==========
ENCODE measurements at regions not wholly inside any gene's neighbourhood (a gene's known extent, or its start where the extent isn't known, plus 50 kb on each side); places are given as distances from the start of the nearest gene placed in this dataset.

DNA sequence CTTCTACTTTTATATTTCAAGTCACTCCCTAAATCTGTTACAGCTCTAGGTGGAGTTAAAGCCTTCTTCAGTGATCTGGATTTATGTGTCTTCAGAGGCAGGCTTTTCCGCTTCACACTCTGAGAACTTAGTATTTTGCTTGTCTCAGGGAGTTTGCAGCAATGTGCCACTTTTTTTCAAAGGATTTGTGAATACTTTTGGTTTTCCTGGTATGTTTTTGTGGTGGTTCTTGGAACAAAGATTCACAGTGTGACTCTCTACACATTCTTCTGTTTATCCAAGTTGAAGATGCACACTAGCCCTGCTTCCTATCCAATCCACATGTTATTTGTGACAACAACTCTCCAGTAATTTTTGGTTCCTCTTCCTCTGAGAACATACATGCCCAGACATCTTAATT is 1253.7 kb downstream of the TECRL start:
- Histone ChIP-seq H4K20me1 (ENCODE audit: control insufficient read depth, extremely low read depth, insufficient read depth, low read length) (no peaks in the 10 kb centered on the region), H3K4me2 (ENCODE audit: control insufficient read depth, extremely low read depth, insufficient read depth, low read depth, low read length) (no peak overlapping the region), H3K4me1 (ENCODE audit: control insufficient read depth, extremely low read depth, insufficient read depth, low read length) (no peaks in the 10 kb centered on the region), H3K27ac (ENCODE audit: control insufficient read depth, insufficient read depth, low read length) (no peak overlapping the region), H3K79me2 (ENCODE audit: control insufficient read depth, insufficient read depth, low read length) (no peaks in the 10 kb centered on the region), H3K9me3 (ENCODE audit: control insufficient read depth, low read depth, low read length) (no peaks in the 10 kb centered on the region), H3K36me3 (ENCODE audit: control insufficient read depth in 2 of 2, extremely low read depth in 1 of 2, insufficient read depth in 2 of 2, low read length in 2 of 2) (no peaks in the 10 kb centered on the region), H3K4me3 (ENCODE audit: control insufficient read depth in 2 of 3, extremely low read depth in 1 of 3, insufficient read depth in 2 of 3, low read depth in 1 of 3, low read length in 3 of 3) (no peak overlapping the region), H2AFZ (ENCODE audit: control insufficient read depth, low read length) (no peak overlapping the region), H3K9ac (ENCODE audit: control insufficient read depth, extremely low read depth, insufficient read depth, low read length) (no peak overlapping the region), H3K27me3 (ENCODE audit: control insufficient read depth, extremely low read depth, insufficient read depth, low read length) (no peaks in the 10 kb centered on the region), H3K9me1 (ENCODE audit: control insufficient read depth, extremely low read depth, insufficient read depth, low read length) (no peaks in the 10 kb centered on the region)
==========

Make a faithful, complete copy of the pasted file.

ENCODE measurements at regions not wholly inside any gene's neighbourhood (a gene's known extent, or its start where the extent isn't known, plus 50 kb on each side); places are given as distances from the start of the nearest gene placed in this dataset.

DNA sequence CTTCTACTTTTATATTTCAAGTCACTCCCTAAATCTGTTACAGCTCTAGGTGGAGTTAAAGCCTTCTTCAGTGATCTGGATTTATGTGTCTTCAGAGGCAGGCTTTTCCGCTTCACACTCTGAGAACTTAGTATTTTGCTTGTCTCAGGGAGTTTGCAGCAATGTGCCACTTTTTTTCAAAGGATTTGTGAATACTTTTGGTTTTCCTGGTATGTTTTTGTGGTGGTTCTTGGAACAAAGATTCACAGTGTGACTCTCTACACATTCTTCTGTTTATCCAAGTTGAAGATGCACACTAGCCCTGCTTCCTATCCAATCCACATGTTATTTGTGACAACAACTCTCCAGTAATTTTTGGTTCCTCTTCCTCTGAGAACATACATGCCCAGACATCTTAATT is 1253.7 kb downstream of the TECRL start:
- Histone ChIP-seq H4K20me1 (ENCODE audit: control insufficient read depth, extremely low read depth, insufficient read depth, low read length) (no peaks in the 10 kb centered on the region), H3K4me2 (ENCODE audit: control insufficient read depth, extremely low read depth, insufficient read depth, low read depth, low read length) (no peak overlapping the region), H3K4me1 (ENCODE audit: control insufficient read depth, extremely low read depth, insufficient read depth, low read length) (no peaks in the 10 kb centered on the region), H3K27ac (ENCODE audit: control insufficient read depth, insufficient read depth, low read length) (no peak overlapping the region), H3K79me2 (ENCODE audit: control insufficient read depth, insufficient read depth, low read length) (no peaks in the 10 kb centered on the region), H3K9me3 (ENCODE audit: control insufficient read depth, low read depth, low read length) (no peaks in the 10 kb centered on the region), H3K36me3 (ENCODE audit: control insufficient read depth in 2 of 2, extremely low read depth in 1 of 2, insufficient read depth in 2 of 2, low read length in 2 of 2) (no peaks in the 10 kb centered on the region), H3K4me3 (ENCODE audit: control insufficient read depth in 2 of 3, extremely low read depth in 1 of 3, insufficient read depth in 2 of 3, low read depth in 1 of 3, low read length in 3 of 3) (no peak overlapping the region), H2AFZ (ENCODE audit: control insufficient read depth, low read length) (no peak overlapping the region), H3K9ac (ENCODE audit: control insufficient read depth, extremely low read depth, insufficient read depth, low read length) (no peak overlapping the region), H3K27me3 (ENCODE audit: control insufficient read depth, extremely low read depth, insufficient read depth, low read length) (no peaks in the 10 kb centered on the region), H3K9me1 (ENCODE audit: control insufficient read depth, extremely low read depth, insufficient read depth, low read length) (no peaks in the 10 kb centered on the region)